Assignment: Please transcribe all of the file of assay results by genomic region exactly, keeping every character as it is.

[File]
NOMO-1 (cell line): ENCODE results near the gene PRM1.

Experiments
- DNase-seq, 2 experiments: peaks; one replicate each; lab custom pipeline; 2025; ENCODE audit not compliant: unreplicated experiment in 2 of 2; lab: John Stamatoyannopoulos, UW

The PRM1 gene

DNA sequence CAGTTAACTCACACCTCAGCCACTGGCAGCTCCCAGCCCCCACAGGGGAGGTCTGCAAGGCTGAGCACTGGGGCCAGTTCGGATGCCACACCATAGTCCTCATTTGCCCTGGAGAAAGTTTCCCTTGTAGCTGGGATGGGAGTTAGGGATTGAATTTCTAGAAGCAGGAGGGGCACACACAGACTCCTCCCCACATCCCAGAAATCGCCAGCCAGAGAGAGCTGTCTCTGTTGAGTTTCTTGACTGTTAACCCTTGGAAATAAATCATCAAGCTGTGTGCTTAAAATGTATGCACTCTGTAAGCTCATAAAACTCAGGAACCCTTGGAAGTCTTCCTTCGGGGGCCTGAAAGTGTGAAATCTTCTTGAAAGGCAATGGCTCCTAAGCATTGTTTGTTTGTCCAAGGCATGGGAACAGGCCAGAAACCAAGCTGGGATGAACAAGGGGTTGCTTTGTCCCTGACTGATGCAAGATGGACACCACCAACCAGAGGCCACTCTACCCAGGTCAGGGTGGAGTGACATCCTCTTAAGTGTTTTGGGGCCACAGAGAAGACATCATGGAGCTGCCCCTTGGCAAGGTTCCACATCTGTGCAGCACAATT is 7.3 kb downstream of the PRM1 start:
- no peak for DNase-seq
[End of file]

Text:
NOMO-1 (cell line): ENCODE results near the gene PRM1.

Experiments
- DNase-seq, 2 experiments: peaks; one replicate each; lab custom pipeline; 2025; ENCODE audit not compliant: unreplicated experiment in 2 of 2; lab: John Stamatoyannopoulos, UW

The PRM1 gene

DNA sequence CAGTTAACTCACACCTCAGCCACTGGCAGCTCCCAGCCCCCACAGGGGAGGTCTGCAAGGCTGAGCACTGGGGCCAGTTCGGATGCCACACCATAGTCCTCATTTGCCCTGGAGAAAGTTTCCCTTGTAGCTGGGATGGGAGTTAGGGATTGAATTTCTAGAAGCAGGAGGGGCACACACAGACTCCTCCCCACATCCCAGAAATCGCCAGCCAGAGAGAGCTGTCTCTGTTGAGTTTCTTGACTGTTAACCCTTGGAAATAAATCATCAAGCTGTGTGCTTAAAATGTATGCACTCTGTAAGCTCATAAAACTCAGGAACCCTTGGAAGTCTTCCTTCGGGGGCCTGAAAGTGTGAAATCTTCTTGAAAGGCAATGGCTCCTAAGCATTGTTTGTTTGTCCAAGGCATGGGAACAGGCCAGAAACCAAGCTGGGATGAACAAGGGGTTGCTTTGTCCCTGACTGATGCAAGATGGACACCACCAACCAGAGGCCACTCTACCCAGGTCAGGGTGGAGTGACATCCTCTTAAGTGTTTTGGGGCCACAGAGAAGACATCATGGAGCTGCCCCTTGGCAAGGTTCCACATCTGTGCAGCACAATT is 7.3 kb downstream of the PRM1 start:
- no peak for DNase-seq